Archival Collections
Rare Book & Manuscript Library

Richard Hofstadter papers, 1944-1970. 

Creator: 
Hofstadter, Richard, 1916-1970.
Phys. Desc: 
29 linear ft. ( 47 document boxes & 5 record storage cartons of books)
Call Number: 
MS#0603
Location: 
Rare Book & Manuscript Library
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Online information

Biographical Note

The historian Richard Hofstadter was a core member of the group of postwar Columbia intellectuals that included Lionel Trilling, Jacques Barzun, Robert Merton, and Daniel Bell. At a time when politics were assumed essentially to reflect economic interests, Hofstadter began studying alternative explanations for political conduct: unconscious motives, status anxieties, irrational hatreds, paranoia. Hofstadter wrote some of the most influential books to appear in American political and cultural history, among them "The Age of Reform" (1955) and "Anti-Intellectualism in American Life" (1963), both recognized with Pulitzer Prizes, and the celebrated "The Paranoid Style in American Politics" (1965). His "American Political Tradition (1948), an enduring classic, remains today a standard work in both college and high-school history classes and has been read by millions outside the academy. After earning his MA and PhD from Columbia, Hofstadter joined the faculty in 1946. He was named the DeWitt Clinton Professor of American History in 1959 and remained at the University until his untimely death from leukemia in 1970. Many of Hofstadter's graduate students have gone on to important scholarship and teaching. One of them, Eric Foner, the current DeWitt Clinton Professor, says, “He played brilliantly the role of intellectual mentor so critical to any student's graduate career. For all his accomplishments, he was utterly without pretension, always unintimidating, never too busy to talk about one's work.” In 1968, following the campus disruptions that spring, Hofstadter delivered the commencement address, in which he defended Columbia as “a center of free inquiry and criticism--a thing not to be sacrificed for anything else."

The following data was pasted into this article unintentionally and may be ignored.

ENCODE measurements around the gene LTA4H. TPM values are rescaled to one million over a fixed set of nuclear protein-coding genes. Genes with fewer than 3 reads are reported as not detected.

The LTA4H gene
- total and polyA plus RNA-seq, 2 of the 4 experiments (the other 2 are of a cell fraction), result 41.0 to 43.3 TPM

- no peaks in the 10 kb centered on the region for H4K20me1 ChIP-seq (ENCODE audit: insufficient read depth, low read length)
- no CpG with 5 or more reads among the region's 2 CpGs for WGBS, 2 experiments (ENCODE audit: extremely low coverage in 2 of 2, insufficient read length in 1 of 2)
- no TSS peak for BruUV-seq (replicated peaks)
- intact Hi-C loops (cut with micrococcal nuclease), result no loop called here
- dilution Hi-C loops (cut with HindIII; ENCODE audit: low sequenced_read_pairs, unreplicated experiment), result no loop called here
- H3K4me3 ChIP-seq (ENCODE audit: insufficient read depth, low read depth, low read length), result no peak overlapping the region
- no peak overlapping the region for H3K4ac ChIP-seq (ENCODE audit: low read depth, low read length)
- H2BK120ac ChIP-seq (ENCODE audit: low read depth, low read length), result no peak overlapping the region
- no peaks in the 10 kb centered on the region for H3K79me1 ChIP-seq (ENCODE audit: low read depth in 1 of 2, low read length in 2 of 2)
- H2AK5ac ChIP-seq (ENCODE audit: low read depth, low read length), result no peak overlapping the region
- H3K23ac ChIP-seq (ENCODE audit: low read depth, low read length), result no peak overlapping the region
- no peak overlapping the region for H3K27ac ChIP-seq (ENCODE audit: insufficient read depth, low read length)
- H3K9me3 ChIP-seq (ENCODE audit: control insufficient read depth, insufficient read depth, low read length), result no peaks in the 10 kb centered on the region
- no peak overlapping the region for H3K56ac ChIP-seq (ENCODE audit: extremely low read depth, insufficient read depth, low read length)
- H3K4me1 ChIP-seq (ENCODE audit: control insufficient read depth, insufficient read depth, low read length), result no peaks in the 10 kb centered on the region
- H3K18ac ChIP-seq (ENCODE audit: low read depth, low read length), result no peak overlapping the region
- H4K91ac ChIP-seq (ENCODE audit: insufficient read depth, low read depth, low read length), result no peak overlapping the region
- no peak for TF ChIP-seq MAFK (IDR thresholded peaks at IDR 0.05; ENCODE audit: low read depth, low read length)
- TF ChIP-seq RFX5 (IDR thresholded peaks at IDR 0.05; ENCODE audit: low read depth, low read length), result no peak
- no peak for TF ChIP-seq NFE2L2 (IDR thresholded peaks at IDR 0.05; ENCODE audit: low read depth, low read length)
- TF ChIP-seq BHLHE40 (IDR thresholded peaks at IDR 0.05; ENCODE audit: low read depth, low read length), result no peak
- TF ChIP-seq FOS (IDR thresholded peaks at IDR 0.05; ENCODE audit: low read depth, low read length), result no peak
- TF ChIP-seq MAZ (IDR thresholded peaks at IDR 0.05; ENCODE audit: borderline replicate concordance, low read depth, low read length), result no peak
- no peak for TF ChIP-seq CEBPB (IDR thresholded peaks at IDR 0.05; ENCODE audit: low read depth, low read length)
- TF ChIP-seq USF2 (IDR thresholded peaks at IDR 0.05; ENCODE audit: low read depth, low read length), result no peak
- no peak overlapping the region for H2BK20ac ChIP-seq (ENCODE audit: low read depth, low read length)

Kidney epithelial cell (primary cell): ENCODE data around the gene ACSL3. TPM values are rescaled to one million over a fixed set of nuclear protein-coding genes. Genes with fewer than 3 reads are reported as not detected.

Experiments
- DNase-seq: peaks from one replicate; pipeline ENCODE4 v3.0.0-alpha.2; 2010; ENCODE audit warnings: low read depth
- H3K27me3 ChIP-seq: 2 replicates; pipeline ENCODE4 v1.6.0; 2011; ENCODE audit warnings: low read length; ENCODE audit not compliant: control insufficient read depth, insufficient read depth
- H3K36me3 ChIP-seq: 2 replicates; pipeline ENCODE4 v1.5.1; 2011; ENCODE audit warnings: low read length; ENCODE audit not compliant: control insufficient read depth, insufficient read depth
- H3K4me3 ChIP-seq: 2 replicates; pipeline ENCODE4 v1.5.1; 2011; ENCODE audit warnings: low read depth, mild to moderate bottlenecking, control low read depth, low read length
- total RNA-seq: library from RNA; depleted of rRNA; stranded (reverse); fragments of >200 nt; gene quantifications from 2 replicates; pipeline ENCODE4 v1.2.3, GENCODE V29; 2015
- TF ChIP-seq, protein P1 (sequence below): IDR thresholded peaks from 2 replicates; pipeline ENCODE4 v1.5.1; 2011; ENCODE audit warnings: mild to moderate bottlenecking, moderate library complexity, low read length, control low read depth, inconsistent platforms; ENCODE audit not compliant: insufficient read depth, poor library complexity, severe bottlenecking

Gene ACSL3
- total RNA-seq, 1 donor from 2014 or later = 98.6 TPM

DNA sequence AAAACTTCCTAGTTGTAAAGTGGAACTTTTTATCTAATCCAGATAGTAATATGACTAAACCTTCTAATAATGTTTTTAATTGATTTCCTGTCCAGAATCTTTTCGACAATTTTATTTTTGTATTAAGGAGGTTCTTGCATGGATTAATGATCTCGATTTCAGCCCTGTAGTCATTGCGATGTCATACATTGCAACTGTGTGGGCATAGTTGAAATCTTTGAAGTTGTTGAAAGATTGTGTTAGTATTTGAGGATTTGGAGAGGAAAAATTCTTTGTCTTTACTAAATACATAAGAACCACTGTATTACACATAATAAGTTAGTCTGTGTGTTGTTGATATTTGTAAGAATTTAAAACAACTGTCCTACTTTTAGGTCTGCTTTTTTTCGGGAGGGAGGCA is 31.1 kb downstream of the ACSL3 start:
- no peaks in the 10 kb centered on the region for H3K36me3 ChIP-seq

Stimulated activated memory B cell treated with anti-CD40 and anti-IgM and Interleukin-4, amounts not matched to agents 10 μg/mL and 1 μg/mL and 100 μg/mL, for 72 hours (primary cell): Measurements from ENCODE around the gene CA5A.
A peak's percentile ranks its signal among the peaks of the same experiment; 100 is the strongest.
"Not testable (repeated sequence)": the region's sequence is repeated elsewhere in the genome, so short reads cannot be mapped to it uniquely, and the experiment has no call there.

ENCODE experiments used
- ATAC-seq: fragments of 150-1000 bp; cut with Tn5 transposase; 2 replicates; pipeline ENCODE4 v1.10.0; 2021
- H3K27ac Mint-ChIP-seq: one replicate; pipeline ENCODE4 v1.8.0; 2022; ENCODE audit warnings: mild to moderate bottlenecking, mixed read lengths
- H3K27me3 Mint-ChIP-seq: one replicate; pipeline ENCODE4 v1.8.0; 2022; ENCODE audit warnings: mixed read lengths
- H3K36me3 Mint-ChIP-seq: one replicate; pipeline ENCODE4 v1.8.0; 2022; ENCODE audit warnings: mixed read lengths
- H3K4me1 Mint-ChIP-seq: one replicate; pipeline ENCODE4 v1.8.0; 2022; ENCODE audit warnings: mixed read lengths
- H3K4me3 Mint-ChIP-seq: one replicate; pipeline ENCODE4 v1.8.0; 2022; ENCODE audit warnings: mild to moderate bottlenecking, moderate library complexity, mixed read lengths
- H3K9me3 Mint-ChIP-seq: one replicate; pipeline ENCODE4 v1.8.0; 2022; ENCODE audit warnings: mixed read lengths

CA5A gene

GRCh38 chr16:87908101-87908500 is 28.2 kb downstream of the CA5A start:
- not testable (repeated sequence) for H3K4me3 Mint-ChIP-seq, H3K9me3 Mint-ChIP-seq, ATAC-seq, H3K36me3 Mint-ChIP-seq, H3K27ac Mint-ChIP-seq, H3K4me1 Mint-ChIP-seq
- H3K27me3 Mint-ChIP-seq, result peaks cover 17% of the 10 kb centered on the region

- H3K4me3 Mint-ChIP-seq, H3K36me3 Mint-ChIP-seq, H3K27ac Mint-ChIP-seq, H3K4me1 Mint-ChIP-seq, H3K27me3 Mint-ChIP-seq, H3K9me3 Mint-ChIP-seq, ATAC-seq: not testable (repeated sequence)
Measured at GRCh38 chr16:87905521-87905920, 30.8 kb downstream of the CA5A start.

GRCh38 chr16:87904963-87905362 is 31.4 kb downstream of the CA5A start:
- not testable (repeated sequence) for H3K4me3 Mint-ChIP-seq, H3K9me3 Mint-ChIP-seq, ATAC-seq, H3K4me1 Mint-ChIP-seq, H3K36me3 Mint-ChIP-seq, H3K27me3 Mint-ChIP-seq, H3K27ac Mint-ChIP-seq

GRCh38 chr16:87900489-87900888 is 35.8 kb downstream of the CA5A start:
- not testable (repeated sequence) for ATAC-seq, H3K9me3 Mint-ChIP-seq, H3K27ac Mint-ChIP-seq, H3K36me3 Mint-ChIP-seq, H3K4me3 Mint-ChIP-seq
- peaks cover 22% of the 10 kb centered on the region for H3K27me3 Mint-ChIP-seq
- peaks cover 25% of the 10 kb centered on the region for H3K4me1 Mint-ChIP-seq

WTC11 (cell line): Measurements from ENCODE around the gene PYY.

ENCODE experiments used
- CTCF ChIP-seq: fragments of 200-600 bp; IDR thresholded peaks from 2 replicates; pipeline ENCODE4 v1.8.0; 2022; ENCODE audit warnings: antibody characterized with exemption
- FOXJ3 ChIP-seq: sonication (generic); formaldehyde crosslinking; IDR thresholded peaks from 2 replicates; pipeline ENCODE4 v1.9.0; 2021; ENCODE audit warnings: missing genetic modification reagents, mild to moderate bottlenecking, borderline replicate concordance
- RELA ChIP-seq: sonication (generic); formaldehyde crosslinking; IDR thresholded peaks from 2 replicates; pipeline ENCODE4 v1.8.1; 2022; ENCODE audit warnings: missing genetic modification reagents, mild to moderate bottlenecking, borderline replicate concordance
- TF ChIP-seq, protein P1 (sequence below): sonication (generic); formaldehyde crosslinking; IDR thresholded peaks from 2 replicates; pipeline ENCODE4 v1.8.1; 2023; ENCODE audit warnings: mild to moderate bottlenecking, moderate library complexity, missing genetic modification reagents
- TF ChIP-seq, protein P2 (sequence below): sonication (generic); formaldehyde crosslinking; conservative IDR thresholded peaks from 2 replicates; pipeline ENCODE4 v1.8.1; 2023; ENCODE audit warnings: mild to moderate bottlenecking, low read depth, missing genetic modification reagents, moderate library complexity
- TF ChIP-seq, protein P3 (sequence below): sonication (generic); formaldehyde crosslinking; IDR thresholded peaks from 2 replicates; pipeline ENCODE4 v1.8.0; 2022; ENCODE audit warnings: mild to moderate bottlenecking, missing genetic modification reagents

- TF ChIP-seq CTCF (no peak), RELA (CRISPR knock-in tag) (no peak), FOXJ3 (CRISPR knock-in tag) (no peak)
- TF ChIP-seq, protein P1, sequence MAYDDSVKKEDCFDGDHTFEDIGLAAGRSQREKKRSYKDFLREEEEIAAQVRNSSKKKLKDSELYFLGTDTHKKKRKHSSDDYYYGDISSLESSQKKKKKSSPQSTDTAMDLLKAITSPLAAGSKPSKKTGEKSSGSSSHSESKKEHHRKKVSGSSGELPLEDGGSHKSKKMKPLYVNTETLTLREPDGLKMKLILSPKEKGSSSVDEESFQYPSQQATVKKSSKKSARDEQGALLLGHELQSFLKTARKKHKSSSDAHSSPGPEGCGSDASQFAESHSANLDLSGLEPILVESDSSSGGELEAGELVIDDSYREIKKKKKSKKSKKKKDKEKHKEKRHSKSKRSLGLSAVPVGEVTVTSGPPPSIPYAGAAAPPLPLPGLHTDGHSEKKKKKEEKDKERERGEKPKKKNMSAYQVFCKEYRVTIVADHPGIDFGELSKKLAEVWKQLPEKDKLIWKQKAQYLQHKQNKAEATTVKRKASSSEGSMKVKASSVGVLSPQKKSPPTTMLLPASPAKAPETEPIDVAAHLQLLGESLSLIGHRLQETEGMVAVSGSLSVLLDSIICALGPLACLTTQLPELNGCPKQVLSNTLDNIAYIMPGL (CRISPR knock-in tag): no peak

Scope and Contents

Correspondence, manuscripts, and notes. This collection contains the manuscripts for most of his books and articles. There are also copies of his many book reviews and articles by other authors analyzing the impact of his interpretations of American history. The correspondents include: H.S. Commager, C. Vann Woodward, Stuart Bruchey, S.E. Morison, Clarence Ver Steeg, Alfred A. Knopf, Helen Frankenthaler, Arthur Schlesinger, Jr., and others. There are also 70 books from his library.

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